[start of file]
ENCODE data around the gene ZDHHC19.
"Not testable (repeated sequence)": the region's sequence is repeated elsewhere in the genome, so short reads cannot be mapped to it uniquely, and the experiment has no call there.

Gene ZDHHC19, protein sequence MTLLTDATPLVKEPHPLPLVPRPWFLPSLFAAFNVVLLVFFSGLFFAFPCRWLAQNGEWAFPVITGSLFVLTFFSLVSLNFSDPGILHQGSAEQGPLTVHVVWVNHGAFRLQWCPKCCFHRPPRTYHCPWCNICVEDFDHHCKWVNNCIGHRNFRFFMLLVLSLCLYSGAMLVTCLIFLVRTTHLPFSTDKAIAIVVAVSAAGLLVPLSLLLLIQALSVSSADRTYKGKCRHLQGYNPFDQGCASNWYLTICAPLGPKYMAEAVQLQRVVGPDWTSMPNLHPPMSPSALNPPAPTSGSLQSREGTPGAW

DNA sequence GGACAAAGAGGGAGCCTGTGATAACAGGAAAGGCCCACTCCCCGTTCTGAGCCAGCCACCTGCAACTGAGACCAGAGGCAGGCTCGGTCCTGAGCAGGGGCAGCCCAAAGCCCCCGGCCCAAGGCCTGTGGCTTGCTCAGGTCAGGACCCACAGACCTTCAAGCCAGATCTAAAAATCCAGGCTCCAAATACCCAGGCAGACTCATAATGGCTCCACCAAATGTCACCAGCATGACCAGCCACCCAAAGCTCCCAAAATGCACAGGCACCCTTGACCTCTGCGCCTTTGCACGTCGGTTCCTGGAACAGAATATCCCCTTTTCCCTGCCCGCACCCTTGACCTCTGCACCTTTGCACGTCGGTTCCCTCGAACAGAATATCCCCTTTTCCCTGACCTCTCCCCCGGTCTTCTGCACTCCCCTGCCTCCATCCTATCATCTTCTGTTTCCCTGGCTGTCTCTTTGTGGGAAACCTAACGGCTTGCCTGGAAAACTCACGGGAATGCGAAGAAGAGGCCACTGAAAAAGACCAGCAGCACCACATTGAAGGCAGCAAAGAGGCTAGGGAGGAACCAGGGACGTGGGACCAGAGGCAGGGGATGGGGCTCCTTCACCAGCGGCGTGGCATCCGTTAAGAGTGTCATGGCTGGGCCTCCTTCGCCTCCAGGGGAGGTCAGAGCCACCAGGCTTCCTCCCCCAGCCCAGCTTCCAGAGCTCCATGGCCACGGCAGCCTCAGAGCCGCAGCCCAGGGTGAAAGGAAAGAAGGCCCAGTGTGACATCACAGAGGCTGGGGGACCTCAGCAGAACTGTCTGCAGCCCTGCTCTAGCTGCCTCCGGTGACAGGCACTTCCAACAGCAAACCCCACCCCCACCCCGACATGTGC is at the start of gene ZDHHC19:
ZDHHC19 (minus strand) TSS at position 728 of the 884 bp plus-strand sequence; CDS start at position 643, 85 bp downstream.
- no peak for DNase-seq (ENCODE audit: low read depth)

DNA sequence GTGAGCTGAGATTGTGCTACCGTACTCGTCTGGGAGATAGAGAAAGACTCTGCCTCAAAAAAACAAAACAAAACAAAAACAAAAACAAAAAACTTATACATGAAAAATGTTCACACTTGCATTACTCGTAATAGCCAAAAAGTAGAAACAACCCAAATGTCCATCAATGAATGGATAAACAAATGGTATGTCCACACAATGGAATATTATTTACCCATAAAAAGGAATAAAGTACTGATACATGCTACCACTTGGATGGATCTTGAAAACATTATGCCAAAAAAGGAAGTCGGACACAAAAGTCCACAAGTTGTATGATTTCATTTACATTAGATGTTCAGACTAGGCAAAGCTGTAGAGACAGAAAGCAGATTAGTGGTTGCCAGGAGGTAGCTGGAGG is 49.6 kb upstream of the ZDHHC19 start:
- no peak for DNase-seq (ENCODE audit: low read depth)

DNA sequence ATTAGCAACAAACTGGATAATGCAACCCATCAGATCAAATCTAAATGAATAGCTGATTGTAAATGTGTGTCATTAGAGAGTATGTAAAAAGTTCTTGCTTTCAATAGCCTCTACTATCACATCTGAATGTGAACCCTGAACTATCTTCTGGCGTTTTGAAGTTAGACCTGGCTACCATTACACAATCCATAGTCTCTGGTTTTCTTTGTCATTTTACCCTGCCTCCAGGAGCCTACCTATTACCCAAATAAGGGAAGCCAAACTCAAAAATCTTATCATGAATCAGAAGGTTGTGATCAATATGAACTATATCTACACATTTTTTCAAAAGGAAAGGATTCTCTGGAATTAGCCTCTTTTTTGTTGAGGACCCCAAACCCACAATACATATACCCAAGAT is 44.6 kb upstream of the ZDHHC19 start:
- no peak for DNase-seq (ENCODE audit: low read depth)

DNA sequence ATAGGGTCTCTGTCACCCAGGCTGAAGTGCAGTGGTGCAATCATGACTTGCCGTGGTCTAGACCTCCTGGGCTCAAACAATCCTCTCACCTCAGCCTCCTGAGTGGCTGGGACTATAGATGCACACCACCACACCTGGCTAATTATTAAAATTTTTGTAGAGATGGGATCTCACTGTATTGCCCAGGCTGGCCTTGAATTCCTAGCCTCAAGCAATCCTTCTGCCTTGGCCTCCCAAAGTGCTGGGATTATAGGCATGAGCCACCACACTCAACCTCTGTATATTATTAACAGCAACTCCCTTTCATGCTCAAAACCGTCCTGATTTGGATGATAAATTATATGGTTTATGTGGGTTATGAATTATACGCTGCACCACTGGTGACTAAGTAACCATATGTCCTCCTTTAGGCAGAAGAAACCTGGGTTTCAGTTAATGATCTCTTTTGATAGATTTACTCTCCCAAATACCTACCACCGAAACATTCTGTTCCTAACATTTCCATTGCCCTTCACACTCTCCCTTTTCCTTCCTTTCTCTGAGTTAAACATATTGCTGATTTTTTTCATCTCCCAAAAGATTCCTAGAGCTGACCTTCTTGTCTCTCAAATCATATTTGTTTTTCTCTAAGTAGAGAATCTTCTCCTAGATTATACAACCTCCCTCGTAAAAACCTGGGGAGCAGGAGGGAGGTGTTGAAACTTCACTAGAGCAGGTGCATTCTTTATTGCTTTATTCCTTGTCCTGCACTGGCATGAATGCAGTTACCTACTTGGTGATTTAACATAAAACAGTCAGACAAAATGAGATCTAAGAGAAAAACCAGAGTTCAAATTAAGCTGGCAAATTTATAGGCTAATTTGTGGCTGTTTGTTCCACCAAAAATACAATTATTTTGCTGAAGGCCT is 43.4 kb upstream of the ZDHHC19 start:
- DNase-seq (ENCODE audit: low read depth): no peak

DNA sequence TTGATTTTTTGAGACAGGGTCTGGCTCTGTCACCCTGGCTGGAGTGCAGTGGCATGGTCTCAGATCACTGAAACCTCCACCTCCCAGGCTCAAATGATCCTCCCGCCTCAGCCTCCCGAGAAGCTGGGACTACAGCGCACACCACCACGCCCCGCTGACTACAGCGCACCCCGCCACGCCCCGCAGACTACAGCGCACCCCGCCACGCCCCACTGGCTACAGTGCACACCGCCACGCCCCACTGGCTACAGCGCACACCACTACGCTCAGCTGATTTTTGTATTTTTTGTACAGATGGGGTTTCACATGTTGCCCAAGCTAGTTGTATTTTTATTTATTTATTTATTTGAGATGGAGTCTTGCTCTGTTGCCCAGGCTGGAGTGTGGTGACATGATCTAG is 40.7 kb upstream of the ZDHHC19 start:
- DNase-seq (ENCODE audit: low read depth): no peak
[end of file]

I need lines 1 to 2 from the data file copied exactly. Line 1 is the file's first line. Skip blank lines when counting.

ENCODE data around the gene ZDHHC19.
"Not testable (repeated sequence)": the region's sequence is repeated elsewhere in the genome, so short reads cannot be mapped to it uniquely, and the experiment has no call there.